Change in mindset key to Gulf Air success: Majali
Manama, August 26, 2009
Gulf Air, Bahrain’s national carrier, is passing through difficult times, having taken a major hit from the high oil prices, global downturn and severe regional competition.
Questions have arisen over the airline’s future as its mounting losses bleed the national economy. The airline, which has seen three chief executives attempt to turn its operations around since 2002, has now chosen Samer Majali, a veteran of the industry who has been credited with the successful turnaround of Royal Jordanian, to steer the ailing carrier.
Majali, speaking to TradeArabia’s Sree Bhat, expressed confidence that the airline will ride through the difficulties with the right kind of leadership and a change in the mindset of its people.
Excerpts from the interview:
You have been credited with the successful restructuring of Royal Jordanian. Do you see any similarities between the problems faced by the two airlines?
Part of my attractiveness from the point of view of Gulf Air was that this turnaround was done with an Arab carrier and an airline that was government-owned. So there are similarities, but the solutions will be different because there are major differences as well.
Jordan is surrounded by Iraq, Israel, Palestine and Lebanon and has had to contend with the political issues that affect the movement of tourists and investment into the area. That was the key challenge in turning around Royal Jordanian.
With Gulf Air, it is different in that the political issues are not so much apparent here, but competition is. We are facing severe competition from three larger cousins, who are well-established and quite well-funded. But the environment is similar at least within the company.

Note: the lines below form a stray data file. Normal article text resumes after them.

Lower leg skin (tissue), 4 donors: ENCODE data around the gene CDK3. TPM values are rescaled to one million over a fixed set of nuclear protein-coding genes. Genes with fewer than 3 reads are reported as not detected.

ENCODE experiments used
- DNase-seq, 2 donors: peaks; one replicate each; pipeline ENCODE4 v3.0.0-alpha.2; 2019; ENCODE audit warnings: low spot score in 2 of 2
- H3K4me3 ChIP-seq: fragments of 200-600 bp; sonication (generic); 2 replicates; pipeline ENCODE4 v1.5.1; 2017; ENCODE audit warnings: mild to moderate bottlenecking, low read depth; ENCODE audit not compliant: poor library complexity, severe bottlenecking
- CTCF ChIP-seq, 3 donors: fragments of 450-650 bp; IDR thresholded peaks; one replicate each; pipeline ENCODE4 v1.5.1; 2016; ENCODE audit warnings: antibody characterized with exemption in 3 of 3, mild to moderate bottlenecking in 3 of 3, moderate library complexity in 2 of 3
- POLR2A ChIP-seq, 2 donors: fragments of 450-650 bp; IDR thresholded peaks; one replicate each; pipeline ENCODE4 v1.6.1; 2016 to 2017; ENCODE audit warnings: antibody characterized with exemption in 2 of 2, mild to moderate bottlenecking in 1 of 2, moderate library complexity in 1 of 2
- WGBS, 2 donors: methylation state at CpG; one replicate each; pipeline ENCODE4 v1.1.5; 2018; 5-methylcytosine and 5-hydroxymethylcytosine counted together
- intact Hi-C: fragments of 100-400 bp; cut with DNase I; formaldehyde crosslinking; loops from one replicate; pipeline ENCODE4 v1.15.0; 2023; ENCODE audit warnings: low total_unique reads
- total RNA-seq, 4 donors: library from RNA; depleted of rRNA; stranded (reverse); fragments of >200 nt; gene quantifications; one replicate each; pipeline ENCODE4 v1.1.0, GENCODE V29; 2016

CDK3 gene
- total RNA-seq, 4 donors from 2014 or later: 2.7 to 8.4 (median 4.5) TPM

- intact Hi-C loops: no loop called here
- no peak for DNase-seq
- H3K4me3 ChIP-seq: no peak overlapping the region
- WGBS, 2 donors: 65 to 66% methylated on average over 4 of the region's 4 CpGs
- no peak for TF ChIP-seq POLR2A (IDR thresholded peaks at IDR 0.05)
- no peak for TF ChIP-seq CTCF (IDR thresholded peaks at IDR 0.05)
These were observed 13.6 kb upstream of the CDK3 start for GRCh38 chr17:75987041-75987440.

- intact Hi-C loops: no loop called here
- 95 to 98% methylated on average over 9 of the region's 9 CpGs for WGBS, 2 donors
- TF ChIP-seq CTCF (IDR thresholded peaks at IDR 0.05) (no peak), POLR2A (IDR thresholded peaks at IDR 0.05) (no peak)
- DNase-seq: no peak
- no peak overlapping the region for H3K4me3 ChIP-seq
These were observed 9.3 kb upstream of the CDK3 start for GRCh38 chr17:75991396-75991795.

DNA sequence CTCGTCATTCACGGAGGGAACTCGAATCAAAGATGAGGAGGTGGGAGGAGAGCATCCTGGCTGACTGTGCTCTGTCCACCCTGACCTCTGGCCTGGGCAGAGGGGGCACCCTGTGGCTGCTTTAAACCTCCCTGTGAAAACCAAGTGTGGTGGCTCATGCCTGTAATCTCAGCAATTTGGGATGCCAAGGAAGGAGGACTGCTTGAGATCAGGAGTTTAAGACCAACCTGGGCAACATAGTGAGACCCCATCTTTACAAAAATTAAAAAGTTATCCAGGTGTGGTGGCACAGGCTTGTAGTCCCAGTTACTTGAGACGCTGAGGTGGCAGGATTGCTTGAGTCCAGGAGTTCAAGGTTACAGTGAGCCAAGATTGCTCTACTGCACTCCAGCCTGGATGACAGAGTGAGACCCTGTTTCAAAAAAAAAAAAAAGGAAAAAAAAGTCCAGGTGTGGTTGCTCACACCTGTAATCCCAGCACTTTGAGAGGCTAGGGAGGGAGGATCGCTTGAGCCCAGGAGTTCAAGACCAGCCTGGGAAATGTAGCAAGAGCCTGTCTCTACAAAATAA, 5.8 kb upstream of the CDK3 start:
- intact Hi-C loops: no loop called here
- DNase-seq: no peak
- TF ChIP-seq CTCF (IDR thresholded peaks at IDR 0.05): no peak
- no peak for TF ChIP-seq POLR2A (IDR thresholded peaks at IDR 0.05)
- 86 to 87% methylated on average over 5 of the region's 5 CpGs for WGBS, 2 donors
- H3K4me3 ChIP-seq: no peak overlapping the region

Gulf Air has seen many changes in the past two or three years. What is the mandate given to you by the owning company?
I have the mandate to do everything it takes to put the airline on a solid commercial footing over the next few years and to improve the product to a level that is deliverable, consistent, reliable and value for money – a product which everyone in Bahrain can be proud of.
In your opinion, what is the main problem facing Gulf Air today?
The main problem is that the airline has identical route structures to that of its competitors. It targets the same markets as all of its larger competitors and therefore it is in a position of being a follower than a leader.
The revenue is out of line with the cost. Again, it is because our route restructure is not ideal, we do not have the leadership in any of the routes. We hope Iraq and other new routes will provide Gulf Air the leadership role which we are seeking.
What is the biggest challenge faced by you?
Changing the mindset of the staff is a huge challenge. It’s easier to change the fleet and routes, but changing the attitude of staff is difficult. But we have to do that to survive. We have to convince them that this is in their best interest and that of the company.
I have come to Gulf Air alone. The airline has a great talent pool and given the right kind of leadership, I am sure we will be able to succeed.
What are the strengths of Gulf Air?
The airline has a very good inherent brand legacy, which is known globally. When we are on the positive side, this becomes a big leverage point. We also have a lot of good staff with great qualifications, experience and capabilities throughout the company. There are also some routes that are performing well.
What is the time-frame for the restructuring and when will it show results?
We have started reviewing the airline's business model and will put in place a new plan of action with a series of clear recommendations by the end of the year.
The airline will